In 1969, Tham enrolled in the then Nanyang University (now Nanyang Technological University) to study Chinese language and literature[19] and eventually graduated with first-class honours. She also won the gold medal as the top student. Upon graduation, she became a librarian for three years until 1976, when she joined Nanyang Siang Pau.[20] Tham worked as a journalist for the next five years using the pseudonym Tang Mei.[21]

In 1981, Tham decided to make a career switch in order to have more time for her family. She enrolled in the National Institute of Education (NIE) to train as a teacher. Upon graduation, she became a Chinese teacher at Hua Yi Secondary School, where she taught for the next 18 years.[22] In 2000, Tham was transferred to Pioneer Junior College where she taught until her retirement in 2009.[23] [24]

Writing career
Since her first essay in primary five, Tham set herself on a literary path, continuing to write throughout her secondary and university days. Throughout her professional career, Tham wrote voraciously in her spare time, getting only four to five hours of sleep every night.[25]


Her first book published in 1978 entitled A Glimpse of Society was a collection of special features she had written for the newspaper.[26] Tham continued to write and publish short story collections, travelogues, essays and novels while holding down a full-time day job. While working as a teacher, Tham continued to be a columnist for several newspapers, including writing for The Descendants of the Dragons column in The Straits Times.[27]

In the late 1980s, Tham’s works started to gain popularity internationally. In 1986, one of her books was published in Taiwan.[28] In 1988, Tham’s friend Dong Rui showed her works to a publisher in China. In 1989, Tham’s collection of stories based on her travels was published in China and sold out.[29]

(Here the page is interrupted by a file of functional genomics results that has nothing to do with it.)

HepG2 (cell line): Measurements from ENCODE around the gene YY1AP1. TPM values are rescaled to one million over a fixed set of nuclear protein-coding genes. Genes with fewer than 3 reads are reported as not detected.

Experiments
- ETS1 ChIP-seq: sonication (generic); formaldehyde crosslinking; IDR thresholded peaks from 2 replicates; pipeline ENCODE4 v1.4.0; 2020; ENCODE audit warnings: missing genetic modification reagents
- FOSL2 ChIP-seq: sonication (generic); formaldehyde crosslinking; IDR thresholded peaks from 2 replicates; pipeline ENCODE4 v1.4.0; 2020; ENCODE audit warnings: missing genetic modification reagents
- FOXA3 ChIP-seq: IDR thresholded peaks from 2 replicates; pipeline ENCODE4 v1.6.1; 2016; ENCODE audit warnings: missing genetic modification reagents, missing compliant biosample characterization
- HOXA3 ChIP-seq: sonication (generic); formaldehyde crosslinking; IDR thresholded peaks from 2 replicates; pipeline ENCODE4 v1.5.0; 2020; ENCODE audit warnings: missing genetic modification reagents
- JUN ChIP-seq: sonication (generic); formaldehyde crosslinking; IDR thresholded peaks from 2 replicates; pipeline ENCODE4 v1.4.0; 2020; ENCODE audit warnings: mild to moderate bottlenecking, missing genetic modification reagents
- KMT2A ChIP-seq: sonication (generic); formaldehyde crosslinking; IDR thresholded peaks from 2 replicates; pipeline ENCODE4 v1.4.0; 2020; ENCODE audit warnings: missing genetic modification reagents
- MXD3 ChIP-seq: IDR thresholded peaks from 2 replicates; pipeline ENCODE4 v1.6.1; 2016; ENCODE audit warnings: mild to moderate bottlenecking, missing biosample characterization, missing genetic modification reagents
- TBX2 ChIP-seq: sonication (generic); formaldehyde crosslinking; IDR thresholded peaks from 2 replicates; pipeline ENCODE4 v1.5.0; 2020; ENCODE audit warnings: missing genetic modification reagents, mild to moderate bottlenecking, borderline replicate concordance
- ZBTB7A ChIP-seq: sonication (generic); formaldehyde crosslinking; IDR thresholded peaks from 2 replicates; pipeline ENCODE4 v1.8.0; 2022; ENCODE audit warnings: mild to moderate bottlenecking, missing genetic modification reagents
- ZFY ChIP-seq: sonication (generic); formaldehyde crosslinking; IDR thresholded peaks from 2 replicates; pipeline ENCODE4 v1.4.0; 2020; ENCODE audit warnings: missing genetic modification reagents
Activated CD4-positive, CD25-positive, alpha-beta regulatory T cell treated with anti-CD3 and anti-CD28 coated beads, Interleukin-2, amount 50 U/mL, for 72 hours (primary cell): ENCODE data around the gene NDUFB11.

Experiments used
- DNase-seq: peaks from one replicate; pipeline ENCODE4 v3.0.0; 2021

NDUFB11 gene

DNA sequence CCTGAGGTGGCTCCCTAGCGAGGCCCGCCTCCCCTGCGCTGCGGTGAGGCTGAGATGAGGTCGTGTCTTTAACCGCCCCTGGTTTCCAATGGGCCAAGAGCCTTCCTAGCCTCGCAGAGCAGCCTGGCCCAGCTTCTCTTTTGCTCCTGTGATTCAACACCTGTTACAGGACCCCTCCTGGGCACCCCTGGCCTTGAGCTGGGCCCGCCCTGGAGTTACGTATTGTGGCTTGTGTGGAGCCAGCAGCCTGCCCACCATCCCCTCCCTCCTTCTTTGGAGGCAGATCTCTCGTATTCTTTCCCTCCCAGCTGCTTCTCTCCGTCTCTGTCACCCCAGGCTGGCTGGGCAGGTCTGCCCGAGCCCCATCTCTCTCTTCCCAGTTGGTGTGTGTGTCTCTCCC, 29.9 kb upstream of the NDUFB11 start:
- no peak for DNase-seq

Tham started to gain immense popularity in China. There was a feverish rush for her works and her books sold out quickly. This craze for Tham’s works was termed You Jin Fever’. Some even named 1991 as ‘You Jin Year’.[30] Tham was invited to various cities in China for autograph sessions where she had many ardent fans.[31]

In 2000, the You Jin Research Centre was established in Chongqing University, China.[32] Tham was later invited to take part in the Chinese city of Chengdu’s inaugural writer-in-residence programme in 2007, which resulted in the publication of her book The Colourful City the following year.[33] Tham’s popularity in China and Taiwan enhanced the reputation of Singapore Chinese authors in general.[34]

Tham received the National Book Development Council of Singapore book award twice, for her travelogue The White House in the Desert in 1982, and her novel The Burning Lion in 1991. She also holds the honour of receiving the inaugural Singapore Chinese Literary Award from the Singapore Literature Society in 1991, and the inaugural Montblanc-NUS Centre for the Arts Literary Award in 1996. In 2009, Tham received the Cultural Medallion for her contributions to literature in Singapore. In 2008, Tham’s book, Short Stories by You Jin, was selected for the National Library Board’s nationwide reading initiative, Read! Singapore. Tham continues to write and is a regular feature writer for Singapore Chinese-language daily Lianhe Zaobao and Shanghai newspaper Xin Min Daily News.[35]